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Understanding Symptoms and Treatment for IBS IBS stands for Irritable Bowel Syndrome. This condition is being talked about more and more, because it can change a person’s life. IBS affects the colon as a functional disorder, which means it does not cause damage to the rest of the digestive tract. Even though other organs are not harmed by IBS, the condition will still lead to serious changes in a person’s life. There are many symptoms associated with IBS, including abdominal cramps, pain, bloating, constipation, diarrhea, and nausea. These symptoms begin when nerve endings in the colon become irritated and inflamed, leading to pain, spasms, and unusual activity in the organ. Many problems can cause irritation and inflammation, including a high-fat diet, high-stress life, or lack of exercise. Managing diet can help reduce the impact of IBS symptoms. Foods like alcohol, coffee, sodas, fried or greasy food can all trigger inflammation, causing IBS symptoms to return. Eating large meals, eating too fast, or waiting too long between meals can stress the digestive system and the bowel by changing the pH balance. Mental health conditions, including depression, high stress, and trauma can also aggravate symptoms of IBS. However, it is important to understand that mental health conditions do not cause IBS.
What You Should Know About Remedies This Year
Because symptoms of IBS can vary among different people, it is important to find a doctor to diagnose the condition. A doctor can rule out other medical conditions, and perform tests which can help diagnose IBS. These tests may include an x-ray of the lower GI tract and small bowel, a parasite stool culture, or a colonoscopy. IBS has no cure yet, but a doctor can help you find ways to manage it and life a healthy life.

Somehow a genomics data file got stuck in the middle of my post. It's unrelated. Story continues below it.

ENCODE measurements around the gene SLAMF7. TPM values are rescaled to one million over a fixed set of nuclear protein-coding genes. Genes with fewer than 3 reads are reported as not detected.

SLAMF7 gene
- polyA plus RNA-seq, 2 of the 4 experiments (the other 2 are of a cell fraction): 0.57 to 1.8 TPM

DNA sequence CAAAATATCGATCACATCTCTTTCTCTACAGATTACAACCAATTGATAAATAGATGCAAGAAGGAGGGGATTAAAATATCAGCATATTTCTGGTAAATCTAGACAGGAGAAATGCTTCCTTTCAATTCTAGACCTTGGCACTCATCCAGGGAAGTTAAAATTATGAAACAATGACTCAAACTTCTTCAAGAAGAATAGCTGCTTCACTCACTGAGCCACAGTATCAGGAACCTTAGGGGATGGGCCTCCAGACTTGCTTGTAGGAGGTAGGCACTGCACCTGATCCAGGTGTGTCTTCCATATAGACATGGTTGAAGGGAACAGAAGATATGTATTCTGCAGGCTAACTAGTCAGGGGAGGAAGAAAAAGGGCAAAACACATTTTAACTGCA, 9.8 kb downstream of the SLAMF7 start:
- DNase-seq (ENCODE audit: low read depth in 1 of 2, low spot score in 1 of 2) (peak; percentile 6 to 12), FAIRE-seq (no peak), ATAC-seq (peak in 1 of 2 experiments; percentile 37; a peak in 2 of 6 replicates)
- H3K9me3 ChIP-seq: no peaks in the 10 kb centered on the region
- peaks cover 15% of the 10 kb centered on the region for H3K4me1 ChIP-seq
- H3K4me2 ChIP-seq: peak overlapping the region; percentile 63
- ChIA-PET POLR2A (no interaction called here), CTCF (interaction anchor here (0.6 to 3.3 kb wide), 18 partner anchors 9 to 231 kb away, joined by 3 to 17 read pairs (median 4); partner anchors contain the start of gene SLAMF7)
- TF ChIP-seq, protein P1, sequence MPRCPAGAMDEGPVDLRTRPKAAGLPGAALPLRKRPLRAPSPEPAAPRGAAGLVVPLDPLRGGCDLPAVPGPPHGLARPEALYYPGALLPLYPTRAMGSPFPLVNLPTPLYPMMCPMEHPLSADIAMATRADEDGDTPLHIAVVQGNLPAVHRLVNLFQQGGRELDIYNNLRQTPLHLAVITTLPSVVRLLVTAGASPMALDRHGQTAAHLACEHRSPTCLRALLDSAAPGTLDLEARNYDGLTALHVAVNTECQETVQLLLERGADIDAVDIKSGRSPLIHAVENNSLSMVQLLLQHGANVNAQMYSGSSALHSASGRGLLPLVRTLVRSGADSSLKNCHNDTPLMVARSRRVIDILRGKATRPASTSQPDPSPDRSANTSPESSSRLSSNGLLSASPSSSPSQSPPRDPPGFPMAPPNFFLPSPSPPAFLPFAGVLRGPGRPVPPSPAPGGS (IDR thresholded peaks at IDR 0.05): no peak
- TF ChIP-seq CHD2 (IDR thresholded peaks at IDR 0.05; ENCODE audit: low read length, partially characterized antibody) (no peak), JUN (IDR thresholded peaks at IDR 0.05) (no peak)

Finding Ways To Keep Up With Treatments
Changes in lifestyle and diet are the first go-to to manage symptoms. Lifestyle changes include managing stress, through daily exercise, a full night’s sleep, and seeking therapy or counseling. If these methods do not manage symptoms well enough, prescription medications can offer some relief. A prescription laxative can help reduce constipation from IBS. If diarrhea is the main problem, loperamide is available with a prescription. A prescribed anti-spasmodic medication can reduce involuntary muscle spasms in the colon. These drugs can help reduce pain and cramps. Not only is life during the day pain-free, but getting a full night’s rest is easier, too. You will sleep better with less pain and bathroom urgency. Lack of sleep can trigger IBS symptoms, so these drugs can really help some people. View this website for more information about treatment of IBS, and symptoms typically associated with it. Click here to get started reading more about IBS and how others manage this condition. We offer more information so you can get the IBS help you need.